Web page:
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Anglican Church in Mexico supports action against child abuse

Posted on: November 28, 2019 3:39 PM
Flag of Mexico
Photo Credit: Jorge Aguilar Unsplash

[ACNS, by Rachel Farmer] The Anglican Church in Mexico has been taking a leading role in tackling child abuse across the country.

At a recent forum to mark the International day for the Prevention of Child Abuse, a priest from the Anglican Church of Mexico, said the church should never be part of concealing sexual violence against minors and more resources should be found to tackle the problem.

The forum, organised by a congresswoman Lorena Villavicencio and the Human Rights Commission of the city of Mexico (CDHDF), heard that Mexico has high levels of violence against children compared to other countries.

A UNICEF report on violence against Mexican children found some 18,000 girls had suffered family abuse in 2010, but by 2014 the number jumped to about 24,000. According to the report about one in five girls ages 15 to 17 - almost 700,000 young women - experienced some form of family violence in 2015.

An Anglican priest from the Diocese of Mexico, Diana García, who heads up the Global Network of Religions for Children (GNRC) in Mexico, works in child protection for the Anglican church.

She said: “In Mexico we´ve been working for about two years now on topics such as child sexual abuse, physical punishment and migration issues. In education we have an ethics education programme developed by Arigatou and UNICEF called ‘Learning to Live Together’ and a programme developed by World Vision called, ‘Channels of Hope’ for child abuse prevention.”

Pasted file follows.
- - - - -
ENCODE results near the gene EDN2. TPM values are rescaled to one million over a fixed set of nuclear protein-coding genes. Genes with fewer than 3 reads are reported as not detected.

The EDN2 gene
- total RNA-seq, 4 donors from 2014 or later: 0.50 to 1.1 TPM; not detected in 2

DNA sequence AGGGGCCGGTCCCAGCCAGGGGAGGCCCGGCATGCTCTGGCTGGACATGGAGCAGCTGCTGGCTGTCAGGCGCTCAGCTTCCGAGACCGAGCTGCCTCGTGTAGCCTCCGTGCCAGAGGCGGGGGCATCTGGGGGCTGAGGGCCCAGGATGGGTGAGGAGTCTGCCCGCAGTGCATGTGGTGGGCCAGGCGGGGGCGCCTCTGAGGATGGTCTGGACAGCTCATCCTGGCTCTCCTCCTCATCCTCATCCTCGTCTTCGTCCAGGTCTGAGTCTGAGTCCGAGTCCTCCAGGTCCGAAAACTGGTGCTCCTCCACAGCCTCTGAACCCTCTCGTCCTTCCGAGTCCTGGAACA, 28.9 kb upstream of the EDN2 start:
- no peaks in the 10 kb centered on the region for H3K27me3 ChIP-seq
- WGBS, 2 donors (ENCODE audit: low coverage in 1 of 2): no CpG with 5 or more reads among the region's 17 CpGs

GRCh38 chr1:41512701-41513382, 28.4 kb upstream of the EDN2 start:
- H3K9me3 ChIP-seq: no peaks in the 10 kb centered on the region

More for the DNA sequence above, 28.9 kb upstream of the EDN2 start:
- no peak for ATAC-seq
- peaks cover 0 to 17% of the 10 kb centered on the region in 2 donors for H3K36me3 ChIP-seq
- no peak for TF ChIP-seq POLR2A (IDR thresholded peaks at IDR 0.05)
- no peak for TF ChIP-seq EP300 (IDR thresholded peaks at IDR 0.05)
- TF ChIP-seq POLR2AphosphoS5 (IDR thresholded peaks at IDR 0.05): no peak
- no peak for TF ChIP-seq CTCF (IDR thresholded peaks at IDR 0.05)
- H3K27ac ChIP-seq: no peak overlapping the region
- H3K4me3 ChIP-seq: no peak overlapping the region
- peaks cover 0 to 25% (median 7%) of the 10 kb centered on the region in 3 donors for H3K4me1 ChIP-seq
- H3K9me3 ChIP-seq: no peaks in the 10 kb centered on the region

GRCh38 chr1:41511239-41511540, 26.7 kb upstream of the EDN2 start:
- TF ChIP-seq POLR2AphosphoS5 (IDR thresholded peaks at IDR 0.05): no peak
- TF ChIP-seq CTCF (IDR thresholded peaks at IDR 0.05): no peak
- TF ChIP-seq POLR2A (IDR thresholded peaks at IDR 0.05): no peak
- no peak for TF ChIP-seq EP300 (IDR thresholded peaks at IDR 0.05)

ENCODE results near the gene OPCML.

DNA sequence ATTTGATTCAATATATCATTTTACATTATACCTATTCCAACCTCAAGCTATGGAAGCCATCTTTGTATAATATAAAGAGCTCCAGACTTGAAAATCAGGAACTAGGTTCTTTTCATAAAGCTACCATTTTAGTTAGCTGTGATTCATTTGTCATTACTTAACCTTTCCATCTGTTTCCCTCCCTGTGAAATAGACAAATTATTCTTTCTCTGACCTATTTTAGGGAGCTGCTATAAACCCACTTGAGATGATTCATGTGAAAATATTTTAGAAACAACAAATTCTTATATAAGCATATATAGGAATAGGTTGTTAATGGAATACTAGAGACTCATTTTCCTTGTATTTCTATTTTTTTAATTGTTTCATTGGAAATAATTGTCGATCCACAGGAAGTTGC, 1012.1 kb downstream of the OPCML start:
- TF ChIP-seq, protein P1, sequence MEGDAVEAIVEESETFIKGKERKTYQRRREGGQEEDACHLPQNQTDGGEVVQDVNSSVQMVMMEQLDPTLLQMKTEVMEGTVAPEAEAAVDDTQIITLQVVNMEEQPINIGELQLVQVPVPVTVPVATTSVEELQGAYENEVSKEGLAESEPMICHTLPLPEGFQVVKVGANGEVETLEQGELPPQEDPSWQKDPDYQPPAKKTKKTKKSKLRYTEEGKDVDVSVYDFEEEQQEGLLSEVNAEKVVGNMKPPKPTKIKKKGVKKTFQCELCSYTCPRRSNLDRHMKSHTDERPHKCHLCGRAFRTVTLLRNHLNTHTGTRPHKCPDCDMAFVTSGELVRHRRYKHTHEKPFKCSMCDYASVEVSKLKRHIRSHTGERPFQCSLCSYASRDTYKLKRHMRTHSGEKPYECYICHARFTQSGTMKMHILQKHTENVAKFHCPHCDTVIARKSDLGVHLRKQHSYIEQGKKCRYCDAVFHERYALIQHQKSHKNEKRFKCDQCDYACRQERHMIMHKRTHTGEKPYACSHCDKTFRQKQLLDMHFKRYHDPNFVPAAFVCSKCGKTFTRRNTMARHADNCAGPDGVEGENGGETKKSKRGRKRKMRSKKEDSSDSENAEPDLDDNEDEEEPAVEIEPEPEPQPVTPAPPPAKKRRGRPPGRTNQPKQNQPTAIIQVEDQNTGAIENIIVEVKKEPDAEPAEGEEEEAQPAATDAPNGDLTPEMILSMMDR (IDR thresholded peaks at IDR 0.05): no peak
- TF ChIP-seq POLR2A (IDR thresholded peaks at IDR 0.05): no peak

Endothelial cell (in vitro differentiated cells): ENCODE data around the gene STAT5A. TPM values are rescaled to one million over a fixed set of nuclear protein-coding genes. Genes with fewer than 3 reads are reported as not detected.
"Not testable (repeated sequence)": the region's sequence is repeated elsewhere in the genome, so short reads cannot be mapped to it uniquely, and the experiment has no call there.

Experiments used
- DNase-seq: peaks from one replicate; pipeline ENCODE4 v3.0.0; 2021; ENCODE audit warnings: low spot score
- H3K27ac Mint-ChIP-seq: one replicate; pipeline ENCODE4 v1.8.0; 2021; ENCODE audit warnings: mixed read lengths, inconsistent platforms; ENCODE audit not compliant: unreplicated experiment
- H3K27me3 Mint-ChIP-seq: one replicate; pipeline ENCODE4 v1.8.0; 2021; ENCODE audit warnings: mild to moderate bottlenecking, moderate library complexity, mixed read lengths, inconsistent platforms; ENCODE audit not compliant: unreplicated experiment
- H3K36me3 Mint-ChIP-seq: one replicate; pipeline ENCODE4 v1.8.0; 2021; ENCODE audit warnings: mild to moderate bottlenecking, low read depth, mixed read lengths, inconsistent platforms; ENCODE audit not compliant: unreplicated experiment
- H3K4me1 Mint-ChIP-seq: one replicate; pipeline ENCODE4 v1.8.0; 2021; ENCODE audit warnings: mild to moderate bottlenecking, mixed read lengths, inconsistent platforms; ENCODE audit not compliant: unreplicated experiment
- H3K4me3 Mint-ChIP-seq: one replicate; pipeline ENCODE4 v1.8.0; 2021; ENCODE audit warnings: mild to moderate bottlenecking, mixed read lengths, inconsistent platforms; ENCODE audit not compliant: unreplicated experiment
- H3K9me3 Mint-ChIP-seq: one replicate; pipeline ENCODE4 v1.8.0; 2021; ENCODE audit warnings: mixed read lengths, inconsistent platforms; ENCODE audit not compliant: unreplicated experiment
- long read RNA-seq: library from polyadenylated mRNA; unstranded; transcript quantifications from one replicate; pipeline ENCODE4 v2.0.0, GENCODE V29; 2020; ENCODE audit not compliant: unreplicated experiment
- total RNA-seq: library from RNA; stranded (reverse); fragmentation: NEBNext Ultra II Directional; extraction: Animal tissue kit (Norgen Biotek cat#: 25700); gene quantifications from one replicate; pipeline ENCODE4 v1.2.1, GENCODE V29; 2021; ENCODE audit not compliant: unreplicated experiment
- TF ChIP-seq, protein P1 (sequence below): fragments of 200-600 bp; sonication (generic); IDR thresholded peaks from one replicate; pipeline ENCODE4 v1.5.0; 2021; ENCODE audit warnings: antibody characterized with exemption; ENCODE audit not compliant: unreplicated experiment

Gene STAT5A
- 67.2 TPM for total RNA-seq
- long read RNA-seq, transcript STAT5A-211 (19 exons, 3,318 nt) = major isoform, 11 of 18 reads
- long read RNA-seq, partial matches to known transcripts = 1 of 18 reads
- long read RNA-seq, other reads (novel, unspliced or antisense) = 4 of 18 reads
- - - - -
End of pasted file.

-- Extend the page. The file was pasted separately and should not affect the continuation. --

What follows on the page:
The forum’s speakers stated that the main perpetrators of sexual assault were among families, the church and the school, and that it should be considered violence, rather than abuse. The forum’s panel identified the need to train public servants and members of the judiciary. It also called for intervention in public policies and the need to transform social systems that perpetuate violence against minors.

Charities working to address children’s rights in the country, such as the ‘End Violence Fund’, are supporting projects that build the capacity of child lawyers and case workers in Mexico, working to protect children and demand specific actions from child justice institutions.

Diana García said: “This week we celebrated the Day of Prayer and Action for children. We talked about the importance of the Child Rights Convention on its 30th anniversary and about the different initiatives of the members of GNRC – Mexico.”

She hopes the ongoing work of the Anglican Church as part of the GNRC will continue to take forward the fight to prevent violence against children.